Portion size matters!

Updated: Nov 14

Portion size is really important as too much or too little can increase the risk of health problems. For a healthy lifestyle you need to know more about the size of your portions, because it can be responsible for weight gain or problems such as heart attack or atherosclerosis.

How many calories you need each day to lose or maintain your weight depends on your age, weight, metabolism, whether you are male or female, how active you are, and other factors

Calories are the first thing that your body needs. It’s essential as it provides the energy to keep the body functions healthy.

The daily guidelines established by the UK government in nutrition for a man should be 2500 calories and 2000 calories for a woman


They are an essential source of energy that your body needs: bread, pasta, rice, potatoes and oats

Recommended portion for carbohydrates:

  • 1 medium slice of bread Pasta (boiled)

  • 2-3 tablespoons Rice (boiled)

  • 2-3 tablespoons

  • 1 medium baked potato (with skin)

  • Breakfast cereal: 3 tablespoons

  • Porridge oats: 3 tablespoons

Always choose whole grain food, and always check the ingredients to avoid the sugar hidden in the bread or cereals

According to the NHS Eatwell guide people should try to:

  • Eat at least 5 portions of a variety of fruit and vegetables every day

  • Base meals on higher fibre starchy foods like potatoes, bread, rice or pasta

  • Have some dairy or dairy alternatives (such as soya drinks)eat some beans, pulses, fish, eggs, meat and other protein

  • Choose unsaturated oils and spreads, and eat them in small amounts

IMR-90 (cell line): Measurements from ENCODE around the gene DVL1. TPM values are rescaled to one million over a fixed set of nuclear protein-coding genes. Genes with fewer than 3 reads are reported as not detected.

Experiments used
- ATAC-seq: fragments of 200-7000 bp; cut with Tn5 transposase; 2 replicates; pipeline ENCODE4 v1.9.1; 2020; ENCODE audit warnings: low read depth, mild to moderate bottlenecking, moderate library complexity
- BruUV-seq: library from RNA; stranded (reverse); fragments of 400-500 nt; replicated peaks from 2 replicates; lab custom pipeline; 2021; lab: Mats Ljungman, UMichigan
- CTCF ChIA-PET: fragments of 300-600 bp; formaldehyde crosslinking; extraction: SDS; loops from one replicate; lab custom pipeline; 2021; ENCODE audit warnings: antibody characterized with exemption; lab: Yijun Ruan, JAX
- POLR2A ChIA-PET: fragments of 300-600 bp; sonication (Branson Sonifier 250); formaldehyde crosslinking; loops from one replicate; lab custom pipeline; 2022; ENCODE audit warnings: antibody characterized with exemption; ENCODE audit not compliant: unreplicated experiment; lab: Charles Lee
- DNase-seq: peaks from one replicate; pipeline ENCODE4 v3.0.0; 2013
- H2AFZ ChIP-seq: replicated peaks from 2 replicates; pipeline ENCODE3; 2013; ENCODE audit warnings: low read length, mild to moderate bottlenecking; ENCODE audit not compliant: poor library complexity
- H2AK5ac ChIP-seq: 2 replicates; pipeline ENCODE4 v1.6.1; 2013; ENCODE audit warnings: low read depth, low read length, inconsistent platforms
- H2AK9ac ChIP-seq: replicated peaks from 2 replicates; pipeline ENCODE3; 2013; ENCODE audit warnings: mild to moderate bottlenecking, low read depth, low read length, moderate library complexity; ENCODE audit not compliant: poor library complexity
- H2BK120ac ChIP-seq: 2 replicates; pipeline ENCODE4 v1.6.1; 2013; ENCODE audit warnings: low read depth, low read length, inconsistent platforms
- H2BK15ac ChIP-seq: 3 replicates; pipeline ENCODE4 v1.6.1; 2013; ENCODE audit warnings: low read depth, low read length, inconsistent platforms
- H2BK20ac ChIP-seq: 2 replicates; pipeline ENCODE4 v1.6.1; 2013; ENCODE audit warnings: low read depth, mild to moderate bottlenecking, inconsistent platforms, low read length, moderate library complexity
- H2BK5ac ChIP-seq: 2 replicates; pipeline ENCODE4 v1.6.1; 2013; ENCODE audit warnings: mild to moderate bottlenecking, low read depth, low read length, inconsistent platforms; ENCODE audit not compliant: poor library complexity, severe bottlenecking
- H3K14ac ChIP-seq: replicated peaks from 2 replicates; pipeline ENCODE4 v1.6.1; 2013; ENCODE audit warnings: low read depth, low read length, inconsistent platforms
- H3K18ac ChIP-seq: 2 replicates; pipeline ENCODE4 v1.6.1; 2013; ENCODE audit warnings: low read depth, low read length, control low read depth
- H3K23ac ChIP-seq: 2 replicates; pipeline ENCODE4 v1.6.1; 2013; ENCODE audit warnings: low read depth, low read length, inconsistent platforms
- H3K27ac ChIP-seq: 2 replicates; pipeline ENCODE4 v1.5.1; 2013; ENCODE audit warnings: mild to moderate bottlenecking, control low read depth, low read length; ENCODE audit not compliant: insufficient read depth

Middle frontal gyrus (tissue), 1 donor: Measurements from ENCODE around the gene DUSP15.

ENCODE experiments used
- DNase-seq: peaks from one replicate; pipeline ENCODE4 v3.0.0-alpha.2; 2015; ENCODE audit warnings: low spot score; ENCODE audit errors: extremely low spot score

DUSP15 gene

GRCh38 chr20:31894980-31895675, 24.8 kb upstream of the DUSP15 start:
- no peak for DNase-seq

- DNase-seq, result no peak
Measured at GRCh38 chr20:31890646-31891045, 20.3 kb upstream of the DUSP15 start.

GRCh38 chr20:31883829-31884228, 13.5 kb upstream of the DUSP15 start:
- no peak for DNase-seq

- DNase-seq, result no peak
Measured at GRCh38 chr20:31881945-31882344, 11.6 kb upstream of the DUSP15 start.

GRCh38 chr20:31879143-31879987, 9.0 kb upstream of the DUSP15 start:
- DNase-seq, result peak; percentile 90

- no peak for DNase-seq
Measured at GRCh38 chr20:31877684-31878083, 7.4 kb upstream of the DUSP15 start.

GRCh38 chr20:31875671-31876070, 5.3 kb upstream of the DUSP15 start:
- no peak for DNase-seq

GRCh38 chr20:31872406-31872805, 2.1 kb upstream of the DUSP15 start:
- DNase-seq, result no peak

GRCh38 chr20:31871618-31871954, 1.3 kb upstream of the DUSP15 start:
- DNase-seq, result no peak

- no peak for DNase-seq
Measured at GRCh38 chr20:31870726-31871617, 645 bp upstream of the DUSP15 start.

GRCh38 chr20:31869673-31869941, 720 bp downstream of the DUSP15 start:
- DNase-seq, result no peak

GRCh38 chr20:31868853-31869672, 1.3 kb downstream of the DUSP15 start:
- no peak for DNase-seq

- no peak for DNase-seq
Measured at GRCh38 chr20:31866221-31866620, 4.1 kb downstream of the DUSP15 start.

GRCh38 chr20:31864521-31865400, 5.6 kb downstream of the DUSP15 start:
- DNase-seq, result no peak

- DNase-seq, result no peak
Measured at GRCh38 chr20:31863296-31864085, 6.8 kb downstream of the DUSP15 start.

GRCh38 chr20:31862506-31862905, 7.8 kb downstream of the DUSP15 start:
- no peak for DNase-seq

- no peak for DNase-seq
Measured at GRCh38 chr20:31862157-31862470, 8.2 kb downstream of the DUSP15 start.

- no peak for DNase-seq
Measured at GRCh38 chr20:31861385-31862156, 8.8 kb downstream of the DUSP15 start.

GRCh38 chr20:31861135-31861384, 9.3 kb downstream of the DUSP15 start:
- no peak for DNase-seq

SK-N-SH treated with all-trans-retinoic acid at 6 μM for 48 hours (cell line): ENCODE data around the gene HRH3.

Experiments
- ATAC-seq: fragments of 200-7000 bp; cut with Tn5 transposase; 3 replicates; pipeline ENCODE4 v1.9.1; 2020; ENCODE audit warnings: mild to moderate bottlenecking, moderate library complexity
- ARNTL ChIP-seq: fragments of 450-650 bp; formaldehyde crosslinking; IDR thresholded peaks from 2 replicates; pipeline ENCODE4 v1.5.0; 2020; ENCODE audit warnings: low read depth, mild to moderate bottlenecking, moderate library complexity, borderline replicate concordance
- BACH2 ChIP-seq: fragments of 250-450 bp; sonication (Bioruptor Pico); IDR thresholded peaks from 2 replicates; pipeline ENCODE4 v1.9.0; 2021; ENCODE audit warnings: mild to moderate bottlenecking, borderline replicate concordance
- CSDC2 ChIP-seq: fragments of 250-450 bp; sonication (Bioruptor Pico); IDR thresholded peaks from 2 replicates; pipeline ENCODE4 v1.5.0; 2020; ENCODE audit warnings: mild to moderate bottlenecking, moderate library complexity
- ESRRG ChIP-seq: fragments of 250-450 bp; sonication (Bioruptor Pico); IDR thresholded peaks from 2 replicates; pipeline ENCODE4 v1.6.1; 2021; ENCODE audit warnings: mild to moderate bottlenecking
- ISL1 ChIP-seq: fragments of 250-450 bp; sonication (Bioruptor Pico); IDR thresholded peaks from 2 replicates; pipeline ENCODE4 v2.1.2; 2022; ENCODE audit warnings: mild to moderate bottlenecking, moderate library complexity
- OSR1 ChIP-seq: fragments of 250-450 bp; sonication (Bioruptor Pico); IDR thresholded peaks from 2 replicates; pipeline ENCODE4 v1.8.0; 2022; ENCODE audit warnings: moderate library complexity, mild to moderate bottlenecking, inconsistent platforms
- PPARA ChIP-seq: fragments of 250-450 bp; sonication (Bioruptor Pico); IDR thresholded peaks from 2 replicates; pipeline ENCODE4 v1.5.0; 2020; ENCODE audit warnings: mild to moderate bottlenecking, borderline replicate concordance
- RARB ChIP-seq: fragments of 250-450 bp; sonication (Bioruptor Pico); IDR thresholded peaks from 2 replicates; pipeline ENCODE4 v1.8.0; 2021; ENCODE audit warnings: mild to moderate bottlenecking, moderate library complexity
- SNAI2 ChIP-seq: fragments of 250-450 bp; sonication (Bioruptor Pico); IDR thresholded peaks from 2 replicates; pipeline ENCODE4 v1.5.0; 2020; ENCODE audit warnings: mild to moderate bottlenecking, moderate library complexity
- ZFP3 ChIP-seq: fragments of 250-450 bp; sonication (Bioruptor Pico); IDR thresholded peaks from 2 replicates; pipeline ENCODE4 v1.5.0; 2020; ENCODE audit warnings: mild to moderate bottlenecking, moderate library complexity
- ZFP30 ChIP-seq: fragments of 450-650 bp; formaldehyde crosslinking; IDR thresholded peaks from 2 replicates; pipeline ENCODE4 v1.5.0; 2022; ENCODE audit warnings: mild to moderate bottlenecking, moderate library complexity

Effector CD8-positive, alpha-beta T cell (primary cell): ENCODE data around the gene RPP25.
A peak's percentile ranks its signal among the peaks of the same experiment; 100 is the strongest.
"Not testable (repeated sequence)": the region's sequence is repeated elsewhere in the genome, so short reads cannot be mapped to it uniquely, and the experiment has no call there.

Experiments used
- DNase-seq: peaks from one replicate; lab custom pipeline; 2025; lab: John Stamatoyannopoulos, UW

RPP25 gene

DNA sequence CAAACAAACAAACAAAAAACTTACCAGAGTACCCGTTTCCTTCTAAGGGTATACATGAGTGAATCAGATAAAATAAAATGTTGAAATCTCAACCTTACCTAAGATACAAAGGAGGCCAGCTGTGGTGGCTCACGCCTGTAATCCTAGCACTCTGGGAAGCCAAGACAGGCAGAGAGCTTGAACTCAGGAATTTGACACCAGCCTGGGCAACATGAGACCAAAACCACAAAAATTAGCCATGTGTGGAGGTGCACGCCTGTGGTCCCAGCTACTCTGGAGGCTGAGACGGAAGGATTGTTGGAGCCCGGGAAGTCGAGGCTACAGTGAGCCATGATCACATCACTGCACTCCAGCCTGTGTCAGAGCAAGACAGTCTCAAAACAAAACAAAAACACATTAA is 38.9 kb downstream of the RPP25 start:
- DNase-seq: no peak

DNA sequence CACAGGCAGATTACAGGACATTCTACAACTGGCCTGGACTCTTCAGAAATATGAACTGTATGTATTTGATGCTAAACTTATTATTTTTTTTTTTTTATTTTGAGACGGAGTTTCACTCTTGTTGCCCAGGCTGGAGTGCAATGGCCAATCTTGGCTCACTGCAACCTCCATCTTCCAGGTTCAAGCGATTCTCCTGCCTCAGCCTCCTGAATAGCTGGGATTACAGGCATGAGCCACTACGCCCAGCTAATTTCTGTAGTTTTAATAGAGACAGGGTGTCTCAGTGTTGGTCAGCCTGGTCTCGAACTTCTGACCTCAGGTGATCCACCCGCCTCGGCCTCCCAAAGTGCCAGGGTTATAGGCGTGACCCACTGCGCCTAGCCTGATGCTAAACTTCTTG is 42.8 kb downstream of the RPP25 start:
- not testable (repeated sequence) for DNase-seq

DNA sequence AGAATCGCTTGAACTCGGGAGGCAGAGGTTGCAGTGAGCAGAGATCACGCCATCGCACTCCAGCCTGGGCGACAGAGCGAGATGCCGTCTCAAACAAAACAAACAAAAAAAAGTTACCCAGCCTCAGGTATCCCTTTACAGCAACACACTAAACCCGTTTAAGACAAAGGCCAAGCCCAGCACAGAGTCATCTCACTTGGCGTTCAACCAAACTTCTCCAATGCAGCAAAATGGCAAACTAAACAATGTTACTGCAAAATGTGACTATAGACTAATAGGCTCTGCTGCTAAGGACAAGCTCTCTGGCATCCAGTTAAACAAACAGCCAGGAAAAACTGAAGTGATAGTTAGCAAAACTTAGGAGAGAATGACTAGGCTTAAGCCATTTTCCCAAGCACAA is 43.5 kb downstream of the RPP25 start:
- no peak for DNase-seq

• Drink plenty of fluids (at least 6 to 8 glasses a day)

Fruit and vegetables

They are a good source of vitamins and minerals and fibre, and should make up just over a third of the food you eat each day.

Try to eat at least 5 portions of a variety of fruit and vegetables every day (fresh, frozen, canned, dried or juiced)

People who eat at least 5 portions of fruit and vegetables a day have a lower risk of getting cancer, heart disease or stroke!

Milk and dairy food (or alternatives)

Milk and dairy foods, such as cheese and yoghurt, are good sources of protein. They also contain calcium, which helps keep your bones healthy.

Go for lower fat and lower sugar products where possible.

Choose semi-skimmed, 1% fat or skimmed milk, as well as lower fat hard cheeses or cottage cheese, and lower fat, lower sugar yoghurt.

Dairy alternatives, such as soya drinks, are also included in this food group.

When buying alternatives, choose unsweetened, calcium-fortified versions.

Proteins: fish, eggs, meat, fish etc.

These foods are all good sources of protein and provide a wide range of vitamins and minerals (essential for the body to grow and repair itself).

Meat is a good source of protein, vitamins and minerals (iron, zinc and B vitamins). It is also the main sources of vitamin B12.